Want to help small business members manage finances more effectively and securely? For some credit unions, the key has been adopting an integrated receivables and payables solution.

“It’s important to us that we not only have great products, services and lending options, but tools and resources that help support the needs of businesses of all sizes on a daily basis,” said Dan Munro, chief operating officer at Community Choice Credit Union in Farmington Hills, Mich. “This includes keeping up with the technology available in the market.”

In mid-2016, the $1 billion-asset CU – which supports nearly 99,000 members, 3,237 of which are business owners – adopted Autobooks. The Detroit-based fintech recently partnered with Jack Henry & Associates Inc.’s JHA Payments Solution group.

“Adoption has occurred among our small businesses that are less than $3 million in assets and range from dog walkers to construction companies and consultants, all the way to property management companies, lawn care services and skilled tradesmen,” said Munro. “We’ve seen all types of businesses make use of Autobooks in their own unique way, with a common theme that they all seem to get paid faster by their customers once they use Autobooks to send their invoices.”

Autobooks CEO Steve Robert
Autobooks CEO Steve Robert

Community Choice is one of six CUs currently using the solution, though Autobooks CEO Steve Robert said “about a dozen more” are in the pipeline. The solution allows small businesses to electronically send invoices, collect payments and automate aspects of accounting and reconciliation, while supporting budgeting and cash flow forecasting. He added that it can “aggregate and streamline financial activity” from multiple institutions.

“Invoicing is heavily utilized. The ability for business owners to simply invoice their customers and accept payment via credit card, ACH and lockbox is very valuable and convenient to business users,” noted Robert. “The business owner does not have to enroll in multiple payment acceptance solutions, as they are boarded in all three when they accept the terms and conditions.”

Receivables-based solution

Traverse City, Mich.-based 4Front CU launched Autobooks in August 2017. The CU serves 77,151 members of which approximately 3,000 are business owners.

Tracey Zywicki, VP of treasury management at 4Front Credit Union
Tracey Zywicki, VP of treasury management at 4Front Credit Union

“The solution is built into the credit union’s business online banking platform. Once a member accepts the terms and conditions of the service they are immediately enrolled in the base Autobooks program,” said 4Front CU’s Vice President of Treasury Management Tracey Zywicki. “At this point they may choose to enroll in the invoicing option which takes 48 hours before it is accessible.”

Zywicki explained that the start-up process – everything form signing the contract to rolling out the solution, including a three-month beta-testing period – took about eight months.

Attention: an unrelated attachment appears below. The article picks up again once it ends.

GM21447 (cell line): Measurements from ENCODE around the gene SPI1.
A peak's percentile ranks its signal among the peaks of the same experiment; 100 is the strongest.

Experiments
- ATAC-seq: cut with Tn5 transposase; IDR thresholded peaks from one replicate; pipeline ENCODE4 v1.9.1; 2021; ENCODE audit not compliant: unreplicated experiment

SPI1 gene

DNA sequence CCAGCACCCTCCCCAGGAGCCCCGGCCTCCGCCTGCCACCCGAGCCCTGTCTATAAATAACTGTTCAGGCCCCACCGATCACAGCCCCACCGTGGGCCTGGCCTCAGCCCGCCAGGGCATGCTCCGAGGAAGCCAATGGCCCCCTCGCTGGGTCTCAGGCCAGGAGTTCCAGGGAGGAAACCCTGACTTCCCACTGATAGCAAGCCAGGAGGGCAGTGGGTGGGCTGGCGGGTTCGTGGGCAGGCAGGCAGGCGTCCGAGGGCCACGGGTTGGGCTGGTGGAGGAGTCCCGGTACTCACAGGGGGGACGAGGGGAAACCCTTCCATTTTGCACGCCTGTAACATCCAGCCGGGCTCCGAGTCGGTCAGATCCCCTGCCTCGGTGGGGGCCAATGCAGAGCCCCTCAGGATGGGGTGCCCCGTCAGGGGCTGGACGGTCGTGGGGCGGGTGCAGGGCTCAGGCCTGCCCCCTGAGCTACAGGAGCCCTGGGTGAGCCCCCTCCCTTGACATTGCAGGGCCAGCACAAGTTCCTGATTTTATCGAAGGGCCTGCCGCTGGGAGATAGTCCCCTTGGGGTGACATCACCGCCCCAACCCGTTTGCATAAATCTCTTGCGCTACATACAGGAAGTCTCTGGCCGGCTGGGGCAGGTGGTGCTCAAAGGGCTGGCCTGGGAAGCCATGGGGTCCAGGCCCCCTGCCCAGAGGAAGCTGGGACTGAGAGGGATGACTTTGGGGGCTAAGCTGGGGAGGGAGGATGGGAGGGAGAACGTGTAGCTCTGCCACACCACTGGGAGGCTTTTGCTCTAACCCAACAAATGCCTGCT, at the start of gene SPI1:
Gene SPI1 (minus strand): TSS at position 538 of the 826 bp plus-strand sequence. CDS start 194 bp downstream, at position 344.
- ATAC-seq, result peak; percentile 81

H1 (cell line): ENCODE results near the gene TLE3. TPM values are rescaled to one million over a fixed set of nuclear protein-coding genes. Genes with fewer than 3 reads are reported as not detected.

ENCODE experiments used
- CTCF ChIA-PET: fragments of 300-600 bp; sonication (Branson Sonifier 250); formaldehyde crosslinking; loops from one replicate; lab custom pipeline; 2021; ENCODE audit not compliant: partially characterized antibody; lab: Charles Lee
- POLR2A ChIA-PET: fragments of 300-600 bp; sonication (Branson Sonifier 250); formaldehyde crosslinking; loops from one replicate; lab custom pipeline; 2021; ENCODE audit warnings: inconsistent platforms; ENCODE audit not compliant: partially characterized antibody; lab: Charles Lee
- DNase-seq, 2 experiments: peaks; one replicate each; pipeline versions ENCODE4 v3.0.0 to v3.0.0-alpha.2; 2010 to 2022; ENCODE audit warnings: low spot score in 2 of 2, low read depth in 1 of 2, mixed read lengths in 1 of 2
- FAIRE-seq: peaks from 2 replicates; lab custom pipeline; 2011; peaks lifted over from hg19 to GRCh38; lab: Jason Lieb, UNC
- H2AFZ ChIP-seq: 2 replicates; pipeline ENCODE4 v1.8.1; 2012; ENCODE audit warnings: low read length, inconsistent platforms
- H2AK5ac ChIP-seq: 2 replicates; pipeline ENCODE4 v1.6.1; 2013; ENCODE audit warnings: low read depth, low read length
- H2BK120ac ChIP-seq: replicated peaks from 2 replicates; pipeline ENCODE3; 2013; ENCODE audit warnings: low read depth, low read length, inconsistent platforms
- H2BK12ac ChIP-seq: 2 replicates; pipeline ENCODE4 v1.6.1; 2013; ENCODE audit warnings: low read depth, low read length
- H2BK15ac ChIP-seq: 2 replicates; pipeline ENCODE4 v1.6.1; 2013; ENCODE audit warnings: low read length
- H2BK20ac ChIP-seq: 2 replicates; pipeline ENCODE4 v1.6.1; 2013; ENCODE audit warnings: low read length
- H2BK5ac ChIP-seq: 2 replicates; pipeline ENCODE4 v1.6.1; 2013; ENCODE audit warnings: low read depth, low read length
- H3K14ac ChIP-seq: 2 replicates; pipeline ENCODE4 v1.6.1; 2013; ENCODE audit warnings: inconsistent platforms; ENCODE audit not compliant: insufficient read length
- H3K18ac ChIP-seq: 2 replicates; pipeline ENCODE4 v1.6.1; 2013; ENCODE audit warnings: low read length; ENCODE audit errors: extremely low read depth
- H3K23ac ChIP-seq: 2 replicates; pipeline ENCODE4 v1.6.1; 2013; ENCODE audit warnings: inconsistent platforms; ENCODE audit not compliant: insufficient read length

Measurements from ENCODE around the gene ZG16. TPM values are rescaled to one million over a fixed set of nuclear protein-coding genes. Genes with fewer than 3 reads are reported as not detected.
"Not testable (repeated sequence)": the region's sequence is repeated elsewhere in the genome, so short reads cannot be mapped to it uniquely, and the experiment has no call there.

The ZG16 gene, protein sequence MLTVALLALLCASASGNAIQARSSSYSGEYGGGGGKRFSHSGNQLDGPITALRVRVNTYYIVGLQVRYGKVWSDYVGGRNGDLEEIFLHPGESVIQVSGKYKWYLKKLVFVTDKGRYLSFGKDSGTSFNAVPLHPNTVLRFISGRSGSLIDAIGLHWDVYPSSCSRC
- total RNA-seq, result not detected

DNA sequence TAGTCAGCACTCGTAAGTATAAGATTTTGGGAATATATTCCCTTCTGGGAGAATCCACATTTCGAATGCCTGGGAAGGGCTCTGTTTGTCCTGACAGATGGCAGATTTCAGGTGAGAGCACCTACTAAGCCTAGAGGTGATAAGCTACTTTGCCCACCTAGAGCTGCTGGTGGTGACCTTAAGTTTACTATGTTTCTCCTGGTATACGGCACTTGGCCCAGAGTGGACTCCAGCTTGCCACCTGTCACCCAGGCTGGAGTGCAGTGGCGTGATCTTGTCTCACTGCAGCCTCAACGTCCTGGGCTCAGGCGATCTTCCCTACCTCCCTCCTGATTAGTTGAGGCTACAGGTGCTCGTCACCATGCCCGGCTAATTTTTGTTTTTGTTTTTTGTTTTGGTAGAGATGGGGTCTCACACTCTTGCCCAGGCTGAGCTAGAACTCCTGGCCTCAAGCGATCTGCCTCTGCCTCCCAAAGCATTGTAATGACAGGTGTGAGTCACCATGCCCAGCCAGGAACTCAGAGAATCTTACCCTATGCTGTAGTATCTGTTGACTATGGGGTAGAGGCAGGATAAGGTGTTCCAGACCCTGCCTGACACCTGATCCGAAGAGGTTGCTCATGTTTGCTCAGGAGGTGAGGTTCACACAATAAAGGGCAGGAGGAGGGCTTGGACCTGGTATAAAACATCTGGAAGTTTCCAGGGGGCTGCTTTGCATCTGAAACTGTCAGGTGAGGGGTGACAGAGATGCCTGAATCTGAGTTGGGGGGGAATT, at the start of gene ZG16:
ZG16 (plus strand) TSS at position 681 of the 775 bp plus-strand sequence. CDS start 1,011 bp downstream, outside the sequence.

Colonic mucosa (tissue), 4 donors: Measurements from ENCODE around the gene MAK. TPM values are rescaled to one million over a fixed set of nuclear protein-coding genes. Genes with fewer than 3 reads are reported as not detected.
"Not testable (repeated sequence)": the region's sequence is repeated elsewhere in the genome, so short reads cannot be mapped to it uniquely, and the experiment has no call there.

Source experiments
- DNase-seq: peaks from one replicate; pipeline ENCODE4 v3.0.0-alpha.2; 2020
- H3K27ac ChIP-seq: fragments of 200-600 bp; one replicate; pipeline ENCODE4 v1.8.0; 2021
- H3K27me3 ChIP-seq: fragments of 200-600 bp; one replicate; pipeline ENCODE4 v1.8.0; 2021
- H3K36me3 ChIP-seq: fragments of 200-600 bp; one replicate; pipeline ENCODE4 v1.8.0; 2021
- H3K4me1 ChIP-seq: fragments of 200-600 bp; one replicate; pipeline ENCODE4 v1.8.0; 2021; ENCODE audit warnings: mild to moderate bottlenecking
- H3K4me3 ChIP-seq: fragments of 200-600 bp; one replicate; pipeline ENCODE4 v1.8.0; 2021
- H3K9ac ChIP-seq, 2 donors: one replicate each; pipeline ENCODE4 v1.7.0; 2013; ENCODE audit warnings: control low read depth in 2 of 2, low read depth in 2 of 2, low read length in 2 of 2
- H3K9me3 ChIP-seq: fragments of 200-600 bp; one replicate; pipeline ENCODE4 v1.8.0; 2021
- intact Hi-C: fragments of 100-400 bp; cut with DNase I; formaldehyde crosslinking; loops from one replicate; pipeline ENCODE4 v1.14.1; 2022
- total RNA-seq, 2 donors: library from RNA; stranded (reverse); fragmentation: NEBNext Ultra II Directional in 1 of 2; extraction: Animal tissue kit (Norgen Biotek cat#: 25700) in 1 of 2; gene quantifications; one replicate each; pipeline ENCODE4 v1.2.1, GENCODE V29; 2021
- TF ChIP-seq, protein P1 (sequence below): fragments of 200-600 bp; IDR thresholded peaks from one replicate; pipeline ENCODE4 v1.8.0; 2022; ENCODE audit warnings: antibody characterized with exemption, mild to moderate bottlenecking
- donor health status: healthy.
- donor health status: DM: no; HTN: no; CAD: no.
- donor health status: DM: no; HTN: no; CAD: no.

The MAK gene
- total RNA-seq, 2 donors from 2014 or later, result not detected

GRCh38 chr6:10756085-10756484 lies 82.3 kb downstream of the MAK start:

“Credit union employees are educated on the benefits of Autobooks via monthly team meetings. They use their education to generate referrals to the business team for members that fit the type of industry that benefits the most from a receivables based program,” she said. “Members receive education from the credit union’s business services and from the Autobooks team. This may range from a customized demonstration of the product to training once they have enrolled.”

From a technology back-office perspective, Robert said, “very little” is required of the credit union. In most cases, a CU can be up and running in 60 to 70 days and after implementation the process is streamlined, he noted.

“Just a 30-minute coordination call every week is needed. Autobooks is already integrated into Symitar, NetTeller and iPay,” said Robert. “Additional online banking platforms are also supported.”

Since launching Autobooks, Munro said the number of “new enrollees” has increased monthly, including new members from “top 10 banks” who joined specifically because Community Choice CU offers Autobooks.

“Two other businesses who had exclusively loan relationships with the credit union moved their deposit relationship to the credit union because of Autobooks,” said Munro. He added that the CU’s initial member group has signed into Autobooks almost 500 times, paid 566 invoices totaling over $1.3 million and have received roughly 500 payments that total over $820,000.

“Our member center managers have a renewed focus on meeting and establishing relationships with businesses in their community and we have an experienced team of commercial lenders prepared to grow larger business member relationships,” said Munro.

While Zywicki conceded that 4Front CU has not, at this time, experienced “an increase in new business relationships,” her team has realized “more engagement from members utilizing Autobooks.” Members enrolled in Autobooks are accessing online banking 25 to 30 times a month, compared with five to 10 times a month for those who are not enrolled, she said.

“Credit unions in general have to primarily engage the consumer, and now that we are entering the business world this is a great way to make an impact and show our members we are looking out for them and providing them with services that will make their lives better,” she said.

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